The FA is committed to promoting equality and inclusion in football and to confronting and eliminating discrimination of every kind.
The FA appreciates that language is a complex issue: the use and meaning of words is constantly evolving. This means that, over time, sometimes neutral words or phrases can come to be understood as offensive; and, similarly, words or phrases previously considered as offensive can become more acceptable.
The FA also appreciates the difference between the use of language in the private and public sphere. Whilst someone may be free to use the language of his or her choice at home, the same is not the case when he or she does so publicly.
As the governing body of football, it is The FA’s duty to enforce the Laws of the Game and to send out clear messages about what is and what is not acceptable language within the context of football.
The term ‘Yid’
Although the term derives from the Yiddish word for a Jew, its use in the English language has been, both historically and in contemporary use, derogatory and offensive.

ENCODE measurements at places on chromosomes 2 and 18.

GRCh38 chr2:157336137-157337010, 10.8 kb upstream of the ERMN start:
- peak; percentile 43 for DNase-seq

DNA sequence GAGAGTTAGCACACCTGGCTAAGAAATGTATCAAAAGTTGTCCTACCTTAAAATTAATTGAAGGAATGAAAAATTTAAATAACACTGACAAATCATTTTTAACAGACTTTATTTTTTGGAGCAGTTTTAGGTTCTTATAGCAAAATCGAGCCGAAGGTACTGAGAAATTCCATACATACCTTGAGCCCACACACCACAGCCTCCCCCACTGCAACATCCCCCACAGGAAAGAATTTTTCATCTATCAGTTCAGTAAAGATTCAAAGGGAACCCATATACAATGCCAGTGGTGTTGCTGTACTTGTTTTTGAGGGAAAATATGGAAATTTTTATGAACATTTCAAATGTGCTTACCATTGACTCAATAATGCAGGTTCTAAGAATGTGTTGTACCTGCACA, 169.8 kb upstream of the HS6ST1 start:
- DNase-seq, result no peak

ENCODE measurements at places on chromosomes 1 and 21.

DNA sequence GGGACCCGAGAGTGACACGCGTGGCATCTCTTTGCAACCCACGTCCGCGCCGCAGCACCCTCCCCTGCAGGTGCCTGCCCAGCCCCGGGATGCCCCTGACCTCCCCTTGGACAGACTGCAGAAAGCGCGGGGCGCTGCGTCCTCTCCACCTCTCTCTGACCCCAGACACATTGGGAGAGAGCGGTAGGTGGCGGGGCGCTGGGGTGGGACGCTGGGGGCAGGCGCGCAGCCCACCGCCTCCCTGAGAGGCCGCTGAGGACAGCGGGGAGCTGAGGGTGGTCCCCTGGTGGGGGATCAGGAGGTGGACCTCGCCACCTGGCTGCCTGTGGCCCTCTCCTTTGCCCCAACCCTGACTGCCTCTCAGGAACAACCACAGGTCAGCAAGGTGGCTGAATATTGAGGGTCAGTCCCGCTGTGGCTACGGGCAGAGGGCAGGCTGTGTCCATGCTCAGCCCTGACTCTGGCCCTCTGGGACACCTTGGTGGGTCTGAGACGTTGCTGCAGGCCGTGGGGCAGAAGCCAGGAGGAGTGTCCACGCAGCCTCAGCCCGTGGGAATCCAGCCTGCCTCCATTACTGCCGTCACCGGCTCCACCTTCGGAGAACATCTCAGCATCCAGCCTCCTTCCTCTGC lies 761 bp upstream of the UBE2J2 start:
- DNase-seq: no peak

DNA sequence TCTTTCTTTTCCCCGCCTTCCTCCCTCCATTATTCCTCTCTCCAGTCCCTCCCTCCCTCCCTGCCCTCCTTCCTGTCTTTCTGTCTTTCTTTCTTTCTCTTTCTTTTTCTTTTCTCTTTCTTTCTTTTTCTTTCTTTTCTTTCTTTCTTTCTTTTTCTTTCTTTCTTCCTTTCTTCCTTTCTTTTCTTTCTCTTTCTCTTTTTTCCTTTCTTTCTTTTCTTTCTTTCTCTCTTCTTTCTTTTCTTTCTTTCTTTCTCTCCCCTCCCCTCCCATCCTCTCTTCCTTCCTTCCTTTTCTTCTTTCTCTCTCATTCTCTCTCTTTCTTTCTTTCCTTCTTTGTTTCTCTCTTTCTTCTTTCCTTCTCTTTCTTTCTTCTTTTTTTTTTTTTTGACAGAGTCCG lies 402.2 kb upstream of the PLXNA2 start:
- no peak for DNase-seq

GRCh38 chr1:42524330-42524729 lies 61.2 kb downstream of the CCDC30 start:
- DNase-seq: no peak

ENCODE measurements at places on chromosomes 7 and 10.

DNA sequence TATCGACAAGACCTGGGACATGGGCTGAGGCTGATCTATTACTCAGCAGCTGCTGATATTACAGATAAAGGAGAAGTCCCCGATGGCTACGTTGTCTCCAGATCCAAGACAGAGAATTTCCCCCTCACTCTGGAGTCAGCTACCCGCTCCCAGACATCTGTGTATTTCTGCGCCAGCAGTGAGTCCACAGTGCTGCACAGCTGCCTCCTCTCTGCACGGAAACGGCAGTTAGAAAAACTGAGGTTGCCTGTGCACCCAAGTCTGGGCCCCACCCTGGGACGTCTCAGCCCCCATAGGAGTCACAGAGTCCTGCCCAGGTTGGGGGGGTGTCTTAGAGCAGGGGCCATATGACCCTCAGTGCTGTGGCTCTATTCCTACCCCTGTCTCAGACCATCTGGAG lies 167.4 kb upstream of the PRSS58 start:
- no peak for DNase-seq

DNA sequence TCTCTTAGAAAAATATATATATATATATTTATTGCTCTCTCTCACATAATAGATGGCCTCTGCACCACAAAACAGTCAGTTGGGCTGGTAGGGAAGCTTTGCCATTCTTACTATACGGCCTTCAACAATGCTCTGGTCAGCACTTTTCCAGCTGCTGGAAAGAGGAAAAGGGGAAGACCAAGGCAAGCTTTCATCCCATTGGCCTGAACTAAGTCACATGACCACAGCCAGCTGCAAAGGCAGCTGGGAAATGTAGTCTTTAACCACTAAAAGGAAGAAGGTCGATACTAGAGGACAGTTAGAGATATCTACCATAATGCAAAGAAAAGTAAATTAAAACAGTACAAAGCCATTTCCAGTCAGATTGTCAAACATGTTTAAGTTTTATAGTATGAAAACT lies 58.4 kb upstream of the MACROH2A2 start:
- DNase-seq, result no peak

It is noted that many minority communities have sought to reclaim historic terms of abuse such as this as a means of empowerment. The process of empowerment through reclaiming language is complex and can often divide opinion within the same community.
In light of the historic and contemporary use of the term, The FA considers that the use of the term ‘Yid’ is likely to be considered offensive by the reasonable observer.
Use of the term by football fans
The FA is aware that there are sections of fans at certain clubs who describe themselves using the term, or variants of the term, ‘Yid’. Those fans claim that use of the term is a ‘badge of honour’ and is not intended to be offensive.
Nevertheless, its use is still liable to cause offence to others, whether Jewish or not.
Also, by using the term in this manner, fans may be clouding the issue by making it harder to differentiate its use by these fans and by those who use the term in an intentionally offensive manner.
Further, use of the term in a public setting could amount to a criminal offence, and leave those fans liable to prosecution and potentially a lengthy Football Banning Order. Summary
The FA considers that for the betterment of the game, rules on acceptable behaviour and language need to be simple, understandable and applicable to all people at all levels of the game.
As such, The FA considers that the use of the term ‘Yid’ is likely to be considered offensive by the reasonable observer and considers the term to be inappropriate in a football setting.
The FA would encourage fans to avoid using it in any situation.